Negotiating the Contract
- A negotiation strength is something that gives a party an
opportunity to use the strength to benefit her interests. This decision may also
consider the impact that using the strength has on the other party to the
- A negotiation weakness recognizes absence of a strength. It
identifies that one party has an advantage over the other party.
- The comparison of relative strength and weakness may also conclude that neither side has an advantage over the other and each side is in about the same situation as the other.
Another aspect of negotiation strategy involves the concept of bargaining power. This refers to a party’s ability to influence the terms of a contract to benefit themselves rather than the other party.
- The most extreme example of this type of bargaining power is where one party
to a negotiation refuses to even discuss the terms of an agreement and insists
that all of its proposed terms be accepted.
- Bargaining power can be achieved in many ways, such as through acquisition
of wealth and political or military power.
- Having bargaining power requires consideration of how it is used. Is the power exercised solely for purposes of individual gain without regard to the situation or position in which the other party to the contract finds herself?
Improving a Negotiating Position
- How can these negotiation strengths be enhanced?
- How can negotiation weaknesses be overcome?
- How can a person improve her bargaining position?
- What can a person do to avoid making a mistake negotiating this agreement?
If a person has thought through their own situation in terms of what they need, what characteristics the needed item must have, and the price they are willing to pay for the item in order for this transaction to make economic sense, the chances of making a bad bargain are reduced.
Avoiding mistakes requires some additional effort that addresses some of the less obvious issues that involve contracts. The following list describes these questions in a very general way.
Questions to consider in most any type of contract:
- Are the obligations of the contract clear to all parties?
- Between the time that the agreement is reached and the goods are delivered what can go wrong that would affect the ability of the seller to deliver the goods? How have these things been addressed in the agreement?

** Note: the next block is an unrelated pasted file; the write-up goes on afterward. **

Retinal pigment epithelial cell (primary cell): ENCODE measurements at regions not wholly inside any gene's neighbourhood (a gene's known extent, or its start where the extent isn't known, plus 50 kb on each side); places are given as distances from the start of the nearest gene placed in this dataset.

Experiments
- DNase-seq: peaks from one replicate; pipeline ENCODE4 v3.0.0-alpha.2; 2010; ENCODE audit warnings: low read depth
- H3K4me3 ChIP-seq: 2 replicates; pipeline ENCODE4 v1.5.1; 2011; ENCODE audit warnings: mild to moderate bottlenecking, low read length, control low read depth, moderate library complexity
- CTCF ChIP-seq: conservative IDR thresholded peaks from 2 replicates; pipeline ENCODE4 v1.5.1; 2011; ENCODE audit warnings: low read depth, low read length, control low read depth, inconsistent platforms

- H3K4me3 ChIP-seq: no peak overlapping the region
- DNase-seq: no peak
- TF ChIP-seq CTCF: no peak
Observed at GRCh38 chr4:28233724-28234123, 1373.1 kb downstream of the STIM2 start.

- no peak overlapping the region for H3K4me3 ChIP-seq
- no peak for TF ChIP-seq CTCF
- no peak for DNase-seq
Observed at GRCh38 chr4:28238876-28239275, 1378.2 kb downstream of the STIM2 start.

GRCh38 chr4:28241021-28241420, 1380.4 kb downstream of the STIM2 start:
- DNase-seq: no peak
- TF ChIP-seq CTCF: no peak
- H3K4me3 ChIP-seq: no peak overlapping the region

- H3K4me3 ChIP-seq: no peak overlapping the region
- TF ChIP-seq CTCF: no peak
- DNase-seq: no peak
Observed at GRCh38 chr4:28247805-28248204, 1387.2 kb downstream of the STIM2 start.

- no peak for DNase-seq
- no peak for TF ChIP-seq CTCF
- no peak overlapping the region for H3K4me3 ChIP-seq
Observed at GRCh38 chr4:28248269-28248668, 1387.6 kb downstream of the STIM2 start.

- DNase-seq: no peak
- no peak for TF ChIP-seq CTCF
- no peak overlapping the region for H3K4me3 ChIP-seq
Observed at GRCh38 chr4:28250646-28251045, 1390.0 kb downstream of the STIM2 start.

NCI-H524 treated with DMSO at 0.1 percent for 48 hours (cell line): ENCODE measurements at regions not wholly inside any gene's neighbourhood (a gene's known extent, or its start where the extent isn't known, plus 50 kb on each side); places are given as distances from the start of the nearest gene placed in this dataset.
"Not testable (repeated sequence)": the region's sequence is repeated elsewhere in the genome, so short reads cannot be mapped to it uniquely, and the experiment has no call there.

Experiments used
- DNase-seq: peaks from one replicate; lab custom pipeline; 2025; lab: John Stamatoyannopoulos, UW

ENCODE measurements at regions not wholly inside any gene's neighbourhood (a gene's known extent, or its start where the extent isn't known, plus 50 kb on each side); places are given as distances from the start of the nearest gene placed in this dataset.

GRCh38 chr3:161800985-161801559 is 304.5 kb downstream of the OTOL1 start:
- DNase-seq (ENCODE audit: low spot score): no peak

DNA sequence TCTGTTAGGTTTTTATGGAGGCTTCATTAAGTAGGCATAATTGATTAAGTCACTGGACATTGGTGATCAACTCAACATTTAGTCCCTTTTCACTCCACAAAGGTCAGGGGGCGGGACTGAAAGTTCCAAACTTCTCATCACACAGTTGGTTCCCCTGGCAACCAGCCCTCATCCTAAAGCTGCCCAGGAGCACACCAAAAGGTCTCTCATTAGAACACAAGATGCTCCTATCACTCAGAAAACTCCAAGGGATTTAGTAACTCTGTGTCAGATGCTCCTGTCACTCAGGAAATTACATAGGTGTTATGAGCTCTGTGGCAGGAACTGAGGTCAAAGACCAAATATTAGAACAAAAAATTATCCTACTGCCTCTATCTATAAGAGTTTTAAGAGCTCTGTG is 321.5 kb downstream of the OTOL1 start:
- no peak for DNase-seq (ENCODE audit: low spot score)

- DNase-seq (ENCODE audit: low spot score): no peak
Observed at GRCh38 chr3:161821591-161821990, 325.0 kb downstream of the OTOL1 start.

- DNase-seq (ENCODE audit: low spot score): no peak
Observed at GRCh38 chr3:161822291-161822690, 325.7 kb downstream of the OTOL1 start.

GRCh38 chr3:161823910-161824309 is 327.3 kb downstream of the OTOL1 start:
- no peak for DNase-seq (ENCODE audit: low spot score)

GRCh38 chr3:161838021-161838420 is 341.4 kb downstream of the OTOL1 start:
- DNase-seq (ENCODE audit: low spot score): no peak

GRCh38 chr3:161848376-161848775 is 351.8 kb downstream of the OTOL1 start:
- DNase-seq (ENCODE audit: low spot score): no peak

- What if the seller is unable to deliver the goods on time? How will delay in the delivery of the goods affect the buyer?
- What can excuse a party’s failure to perform or fulfilling the contract? Do the parties understand how these excuses can be used and how they will impact on the contract?
- Can a party transfer or assign the obligation of the contract to someone else?
- If goods will be shipped from the seller to the buyer who is responsible for the transportation? Who pays the cost? Who provides insurance against damage or loss while being transported?
- When are parties to the contract expected to perform? Are dates for performance of any contract obligation clearly spelled out?
- Has the seller of the goods made any express or implied warranties or guarantees concerning the product or its ability to perform for the buyer?
- If the parties to the contract have a dispute of some sort, how will such disputes be resolved? Court resolution is a traditional means of doing so, but there are other means. Are the parties willing to use these other means, such as arbitration or mediation? Do the parties understand how these alternatives work?
- Key guidance: Don’t sign any agreement until you understand all of its provisions and you know how the provisions will affect your interests.
Monitoring Performance of the Contract
Once the contract negotiation stage ends and the parties agree to terms that are embodied in a written document, key contract terms that come into play are those that describe the performance obligations of the parties.
- Assuming that each party has fully performed her obligations, the contract will be fully performed and the transaction completed. Some aspects of the agreement, however, such as warranties or guarantees, may survive into the future.
- If during the course of the contract a problem arises that was anticipated
by the parties, contract provisions addressing that problem will be applied.
- If the problem was not one the parties anticipated, the nature of the
problem may cause the parties to evaluate their respective positions under the
contract. For example, if a seller is unable to perform all obligations of the
contract and there is no recognized excuse for the non-performance, the other
party to the contract has several options to consider.
A party can offer to adjust contract obligations according to what the other party can fully perform. If the other party agrees, this process will result in an amendment to the original contract and a new set of obligations described in the amended contract.
A party who does not receive the full performance that she bargained for in the contract has her own contract obligations affected by the other party’s failure to perform.
In addition, the party can seek legal remedies for losses or damage suffered because of the failure to perform. These damages are measured in terms of added costs to acquire replacements goods for those specified under the contract that was not performed. If the item being obtained is unique, unusual remedies may also be available to the disappointed party that may result in forcing the non-performing party to fulfill contract obligations.